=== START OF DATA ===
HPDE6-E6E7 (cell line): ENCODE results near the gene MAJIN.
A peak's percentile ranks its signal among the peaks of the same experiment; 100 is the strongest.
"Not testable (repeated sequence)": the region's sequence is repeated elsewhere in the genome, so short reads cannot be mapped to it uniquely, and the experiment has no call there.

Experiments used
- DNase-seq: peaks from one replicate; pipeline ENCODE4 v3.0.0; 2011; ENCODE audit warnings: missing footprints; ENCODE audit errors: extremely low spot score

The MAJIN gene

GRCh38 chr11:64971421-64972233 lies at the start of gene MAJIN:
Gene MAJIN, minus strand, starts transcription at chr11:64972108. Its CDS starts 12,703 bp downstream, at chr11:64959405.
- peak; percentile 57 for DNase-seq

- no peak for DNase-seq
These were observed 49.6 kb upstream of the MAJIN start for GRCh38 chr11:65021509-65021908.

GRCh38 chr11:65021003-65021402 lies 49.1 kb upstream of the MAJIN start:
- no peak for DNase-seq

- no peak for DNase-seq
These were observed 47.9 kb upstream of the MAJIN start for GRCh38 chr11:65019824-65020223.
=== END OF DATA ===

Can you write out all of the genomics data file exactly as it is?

HPDE6-E6E7 (cell line): ENCODE results near the gene MAJIN.
A peak's percentile ranks its signal among the peaks of the same experiment; 100 is the strongest.
"Not testable (repeated sequence)": the region's sequence is repeated elsewhere in the genome, so short reads cannot be mapped to it uniquely, and the experiment has no call there.

Experiments used
- DNase-seq: peaks from one replicate; pipeline ENCODE4 v3.0.0; 2011; ENCODE audit warnings: missing footprints; ENCODE audit errors: extremely low spot score

The MAJIN gene

GRCh38 chr11:64971421-64972233 lies at the start of gene MAJIN:
Gene MAJIN, minus strand, starts transcription at chr11:64972108. Its CDS starts 12,703 bp downstream, at chr11:64959405.
- peak; percentile 57 for DNase-seq

- no peak for DNase-seq
These were observed 49.6 kb upstream of the MAJIN start for GRCh38 chr11:65021509-65021908.

GRCh38 chr11:65021003-65021402 lies 49.1 kb upstream of the MAJIN start:
- no peak for DNase-seq

- no peak for DNase-seq
These were observed 47.9 kb upstream of the MAJIN start for GRCh38 chr11:65019824-65020223.